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VOL. 40 | NO. 32 | Friday, August 5, 2016

Unappreciated at work? Fix it or look elsewhere

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A common issue faced by many employees is the feeling that they’re not appreciated.

There’s a general sense of not feeling recognized, or being overlooked for promotions and raises.

It can be overwhelming, disappointing and demotivating, to say the least.

If you find yourself in this situation, what can you do about it? How can you change the course of your career?

First, take an honest look at your performance. If you have a tendency to come in late or to miss deadlines, work to correct these issues:

-- Make an effort to connect to your peers and management more.

-- Consider setting up weekly check-in meetings with your boss.

-- Have lunch with your co-workers.

But, if you have already taken an honest look and feel you’re doing a great job, it could be time to try another tactic. It might be time to stop beating yourself up and to look elsewhere for employment.

Much of career success is tied not just to your individual performance, but to the perception management has of you. It is also tied to how well your manager promotes your successes to their manager.

If the person who hired you has moved on, you may find yourself stuck with a manager who is less than excited with your contributions (regardless of how great they may be).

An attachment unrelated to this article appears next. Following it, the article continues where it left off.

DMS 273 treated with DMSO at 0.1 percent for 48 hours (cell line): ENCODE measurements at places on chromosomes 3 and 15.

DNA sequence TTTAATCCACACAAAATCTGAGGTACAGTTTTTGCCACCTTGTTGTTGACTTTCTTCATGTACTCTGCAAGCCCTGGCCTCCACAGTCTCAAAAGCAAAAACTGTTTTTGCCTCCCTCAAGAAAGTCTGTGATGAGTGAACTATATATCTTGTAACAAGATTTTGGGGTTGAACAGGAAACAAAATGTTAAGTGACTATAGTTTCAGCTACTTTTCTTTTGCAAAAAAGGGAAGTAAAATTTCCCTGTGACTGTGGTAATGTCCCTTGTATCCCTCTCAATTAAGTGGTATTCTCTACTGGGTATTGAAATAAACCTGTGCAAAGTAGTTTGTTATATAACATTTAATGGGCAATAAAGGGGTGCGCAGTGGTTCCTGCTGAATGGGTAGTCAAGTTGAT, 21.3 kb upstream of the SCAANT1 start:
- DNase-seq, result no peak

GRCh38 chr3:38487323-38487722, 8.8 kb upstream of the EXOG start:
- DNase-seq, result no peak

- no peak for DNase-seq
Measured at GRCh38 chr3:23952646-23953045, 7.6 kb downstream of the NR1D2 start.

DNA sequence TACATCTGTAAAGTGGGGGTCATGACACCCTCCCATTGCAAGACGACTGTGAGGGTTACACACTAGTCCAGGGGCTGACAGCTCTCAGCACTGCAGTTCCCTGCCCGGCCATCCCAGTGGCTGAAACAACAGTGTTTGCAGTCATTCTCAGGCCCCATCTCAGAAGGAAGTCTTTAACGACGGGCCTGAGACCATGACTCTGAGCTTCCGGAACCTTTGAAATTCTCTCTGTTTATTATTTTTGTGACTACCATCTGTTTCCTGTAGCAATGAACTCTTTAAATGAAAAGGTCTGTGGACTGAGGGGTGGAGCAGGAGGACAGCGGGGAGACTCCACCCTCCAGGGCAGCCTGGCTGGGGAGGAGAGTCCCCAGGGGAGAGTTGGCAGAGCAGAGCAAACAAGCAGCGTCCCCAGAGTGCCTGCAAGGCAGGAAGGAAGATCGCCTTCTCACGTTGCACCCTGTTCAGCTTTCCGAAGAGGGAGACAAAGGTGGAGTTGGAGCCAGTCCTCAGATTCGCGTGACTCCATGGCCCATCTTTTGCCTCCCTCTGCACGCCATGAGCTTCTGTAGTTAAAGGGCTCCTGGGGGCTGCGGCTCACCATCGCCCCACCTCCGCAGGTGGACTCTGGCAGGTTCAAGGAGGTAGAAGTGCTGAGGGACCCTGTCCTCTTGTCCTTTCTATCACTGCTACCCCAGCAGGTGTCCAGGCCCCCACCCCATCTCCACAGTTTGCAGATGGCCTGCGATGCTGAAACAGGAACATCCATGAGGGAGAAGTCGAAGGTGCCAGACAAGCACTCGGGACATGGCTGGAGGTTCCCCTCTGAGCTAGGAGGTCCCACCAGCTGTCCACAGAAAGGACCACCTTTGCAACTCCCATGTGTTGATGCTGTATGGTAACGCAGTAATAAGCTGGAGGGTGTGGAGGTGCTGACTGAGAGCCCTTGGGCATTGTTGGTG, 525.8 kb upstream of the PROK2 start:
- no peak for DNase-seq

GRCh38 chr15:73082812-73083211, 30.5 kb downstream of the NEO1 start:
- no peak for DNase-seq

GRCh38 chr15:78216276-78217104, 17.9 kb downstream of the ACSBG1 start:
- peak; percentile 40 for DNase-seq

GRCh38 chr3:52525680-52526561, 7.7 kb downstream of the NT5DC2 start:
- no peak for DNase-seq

Many employees take this as a sign to try harder. They enroll in a new degree program or take leadership classes. They could even start volunteering for causes at work or join the company bowling league.

They try to improve their skills and status.

These tactics might work. Sadly, it is often unlikely.

Once a manager’s view of you has been set, it can often be nearly impossible to change.

This is especially true if they didn’t hire you. Many managers prefer to handpick their own teams and may discredit any pre-existing employees.

It can be a sad situation when an employee spends years trying to impress their existing management, only to find themselves in a hamster wheel.

This process both hinders the employee’s overall growth and their salary potential.

If you have found yourself in a less-than-ideal relationship with your current boss, it may be time to look for a new one. Before things are unbearable at your current job, begin looking around for openings.

A new hiring manager will select you because they like you and believe in you.

It’s an opportunity to start fresh.

Working for someone who puts their faith in you, listens to you and allows you to do what you’re best at is a completely different experience.

Going to work will be less of a chore and much more enjoyable.

And it may have much less to do with your quality of work than your relationship with your boss.

If you are seeking the recognition you deserve, looking elsewhere can open up new doors to a new manager and a healthier work environment.

Angela Copeland is CEO and founder of Copeland Coaching and can be reached at CopelandCoaching.com or on Twitter at @CopelandCoach.

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